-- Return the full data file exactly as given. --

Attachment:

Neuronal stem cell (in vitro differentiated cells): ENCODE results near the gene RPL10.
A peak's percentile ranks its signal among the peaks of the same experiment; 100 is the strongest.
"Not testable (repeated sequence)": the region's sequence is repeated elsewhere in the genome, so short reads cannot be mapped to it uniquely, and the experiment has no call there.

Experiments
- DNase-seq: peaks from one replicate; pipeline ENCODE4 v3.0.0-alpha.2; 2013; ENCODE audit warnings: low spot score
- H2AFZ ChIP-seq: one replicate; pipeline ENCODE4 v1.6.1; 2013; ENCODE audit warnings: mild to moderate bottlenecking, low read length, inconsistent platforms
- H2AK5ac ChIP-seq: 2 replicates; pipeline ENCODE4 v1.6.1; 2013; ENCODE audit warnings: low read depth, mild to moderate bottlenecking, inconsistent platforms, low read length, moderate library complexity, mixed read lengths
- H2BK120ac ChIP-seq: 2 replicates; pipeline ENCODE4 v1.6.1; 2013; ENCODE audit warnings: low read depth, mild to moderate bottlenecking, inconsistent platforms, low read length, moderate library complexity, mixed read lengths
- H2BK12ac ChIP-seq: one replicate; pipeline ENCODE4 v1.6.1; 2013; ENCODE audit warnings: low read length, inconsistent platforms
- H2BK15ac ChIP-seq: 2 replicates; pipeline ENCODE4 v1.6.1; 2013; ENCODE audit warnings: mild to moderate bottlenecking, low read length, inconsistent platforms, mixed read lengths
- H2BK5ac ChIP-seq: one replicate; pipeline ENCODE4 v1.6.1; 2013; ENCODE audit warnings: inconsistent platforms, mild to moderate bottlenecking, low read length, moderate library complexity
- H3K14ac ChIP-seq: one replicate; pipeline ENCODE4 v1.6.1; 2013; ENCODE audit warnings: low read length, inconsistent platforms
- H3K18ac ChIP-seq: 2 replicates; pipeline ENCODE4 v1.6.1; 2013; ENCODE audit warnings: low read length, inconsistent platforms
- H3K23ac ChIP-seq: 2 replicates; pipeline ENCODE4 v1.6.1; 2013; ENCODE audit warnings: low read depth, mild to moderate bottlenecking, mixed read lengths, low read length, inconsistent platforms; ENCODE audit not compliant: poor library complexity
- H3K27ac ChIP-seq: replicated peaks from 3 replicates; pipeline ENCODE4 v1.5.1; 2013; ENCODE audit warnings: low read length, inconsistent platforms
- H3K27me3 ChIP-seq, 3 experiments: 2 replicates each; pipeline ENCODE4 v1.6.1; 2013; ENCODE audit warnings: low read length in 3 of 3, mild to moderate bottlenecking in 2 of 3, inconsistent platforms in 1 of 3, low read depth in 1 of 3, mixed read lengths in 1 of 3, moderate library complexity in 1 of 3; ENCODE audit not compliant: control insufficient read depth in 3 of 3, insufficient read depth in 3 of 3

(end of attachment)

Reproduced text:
Neuronal stem cell (in vitro differentiated cells): ENCODE results near the gene RPL10.
A peak's percentile ranks its signal among the peaks of the same experiment; 100 is the strongest.
"Not testable (repeated sequence)": the region's sequence is repeated elsewhere in the genome, so short reads cannot be mapped to it uniquely, and the experiment has no call there.

Experiments
- DNase-seq: peaks from one replicate; pipeline ENCODE4 v3.0.0-alpha.2; 2013; ENCODE audit warnings: low spot score
- H2AFZ ChIP-seq: one replicate; pipeline ENCODE4 v1.6.1; 2013; ENCODE audit warnings: mild to moderate bottlenecking, low read length, inconsistent platforms
- H2AK5ac ChIP-seq: 2 replicates; pipeline ENCODE4 v1.6.1; 2013; ENCODE audit warnings: low read depth, mild to moderate bottlenecking, inconsistent platforms, low read length, moderate library complexity, mixed read lengths
- H2BK120ac ChIP-seq: 2 replicates; pipeline ENCODE4 v1.6.1; 2013; ENCODE audit warnings: low read depth, mild to moderate bottlenecking, inconsistent platforms, low read length, moderate library complexity, mixed read lengths
- H2BK12ac ChIP-seq: one replicate; pipeline ENCODE4 v1.6.1; 2013; ENCODE audit warnings: low read length, inconsistent platforms
- H2BK15ac ChIP-seq: 2 replicates; pipeline ENCODE4 v1.6.1; 2013; ENCODE audit warnings: mild to moderate bottlenecking, low read length, inconsistent platforms, mixed read lengths
- H2BK5ac ChIP-seq: one replicate; pipeline ENCODE4 v1.6.1; 2013; ENCODE audit warnings: inconsistent platforms, mild to moderate bottlenecking, low read length, moderate library complexity
- H3K14ac ChIP-seq: one replicate; pipeline ENCODE4 v1.6.1; 2013; ENCODE audit warnings: low read length, inconsistent platforms
- H3K18ac ChIP-seq: 2 replicates; pipeline ENCODE4 v1.6.1; 2013; ENCODE audit warnings: low read length, inconsistent platforms
- H3K23ac ChIP-seq: 2 replicates; pipeline ENCODE4 v1.6.1; 2013; ENCODE audit warnings: low read depth, mild to moderate bottlenecking, mixed read lengths, low read length, inconsistent platforms; ENCODE audit not compliant: poor library complexity
- H3K27ac ChIP-seq: replicated peaks from 3 replicates; pipeline ENCODE4 v1.5.1; 2013; ENCODE audit warnings: low read length, inconsistent platforms
- H3K27me3 ChIP-seq, 3 experiments: 2 replicates each; pipeline ENCODE4 v1.6.1; 2013; ENCODE audit warnings: low read length in 3 of 3, mild to moderate bottlenecking in 2 of 3, inconsistent platforms in 1 of 3, low read depth in 1 of 3, mixed read lengths in 1 of 3, moderate library complexity in 1 of 3; ENCODE audit not compliant: control insufficient read depth in 3 of 3, insufficient read depth in 3 of 3